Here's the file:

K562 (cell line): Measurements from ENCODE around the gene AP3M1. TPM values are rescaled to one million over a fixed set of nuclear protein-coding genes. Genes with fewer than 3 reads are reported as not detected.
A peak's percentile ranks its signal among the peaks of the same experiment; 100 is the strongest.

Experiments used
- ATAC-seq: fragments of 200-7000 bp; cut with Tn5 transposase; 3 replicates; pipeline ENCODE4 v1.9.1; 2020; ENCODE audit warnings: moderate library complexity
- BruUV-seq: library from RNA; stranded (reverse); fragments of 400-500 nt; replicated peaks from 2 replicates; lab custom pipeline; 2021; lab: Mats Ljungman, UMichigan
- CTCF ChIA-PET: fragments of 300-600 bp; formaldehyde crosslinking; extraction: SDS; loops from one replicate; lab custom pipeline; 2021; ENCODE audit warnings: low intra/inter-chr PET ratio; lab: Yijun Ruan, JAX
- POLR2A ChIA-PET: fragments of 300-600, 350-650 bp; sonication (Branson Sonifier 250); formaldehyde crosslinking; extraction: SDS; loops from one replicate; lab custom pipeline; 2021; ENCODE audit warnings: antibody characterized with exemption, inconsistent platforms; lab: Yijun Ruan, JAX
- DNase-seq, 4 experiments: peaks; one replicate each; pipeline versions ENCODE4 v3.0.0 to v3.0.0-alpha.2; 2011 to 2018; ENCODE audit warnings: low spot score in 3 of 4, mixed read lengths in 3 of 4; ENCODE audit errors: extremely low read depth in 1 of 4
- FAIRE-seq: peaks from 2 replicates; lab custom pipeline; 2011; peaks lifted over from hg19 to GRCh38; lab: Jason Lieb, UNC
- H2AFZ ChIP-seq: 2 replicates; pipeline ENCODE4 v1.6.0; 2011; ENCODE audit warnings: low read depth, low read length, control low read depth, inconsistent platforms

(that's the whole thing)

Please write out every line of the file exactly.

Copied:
K562 (cell line): Measurements from ENCODE around the gene AP3M1. TPM values are rescaled to one million over a fixed set of nuclear protein-coding genes. Genes with fewer than 3 reads are reported as not detected.
A peak's percentile ranks its signal among the peaks of the same experiment; 100 is the strongest.

Experiments used
- ATAC-seq: fragments of 200-7000 bp; cut with Tn5 transposase; 3 replicates; pipeline ENCODE4 v1.9.1; 2020; ENCODE audit warnings: moderate library complexity
- BruUV-seq: library from RNA; stranded (reverse); fragments of 400-500 nt; replicated peaks from 2 replicates; lab custom pipeline; 2021; lab: Mats Ljungman, UMichigan
- CTCF ChIA-PET: fragments of 300-600 bp; formaldehyde crosslinking; extraction: SDS; loops from one replicate; lab custom pipeline; 2021; ENCODE audit warnings: low intra/inter-chr PET ratio; lab: Yijun Ruan, JAX
- POLR2A ChIA-PET: fragments of 300-600, 350-650 bp; sonication (Branson Sonifier 250); formaldehyde crosslinking; extraction: SDS; loops from one replicate; lab custom pipeline; 2021; ENCODE audit warnings: antibody characterized with exemption, inconsistent platforms; lab: Yijun Ruan, JAX
- DNase-seq, 4 experiments: peaks; one replicate each; pipeline versions ENCODE4 v3.0.0 to v3.0.0-alpha.2; 2011 to 2018; ENCODE audit warnings: low spot score in 3 of 4, mixed read lengths in 3 of 4; ENCODE audit errors: extremely low read depth in 1 of 4
- FAIRE-seq: peaks from 2 replicates; lab custom pipeline; 2011; peaks lifted over from hg19 to GRCh38; lab: Jason Lieb, UNC
- H2AFZ ChIP-seq: 2 replicates; pipeline ENCODE4 v1.6.0; 2011; ENCODE audit warnings: low read depth, low read length, control low read depth, inconsistent platforms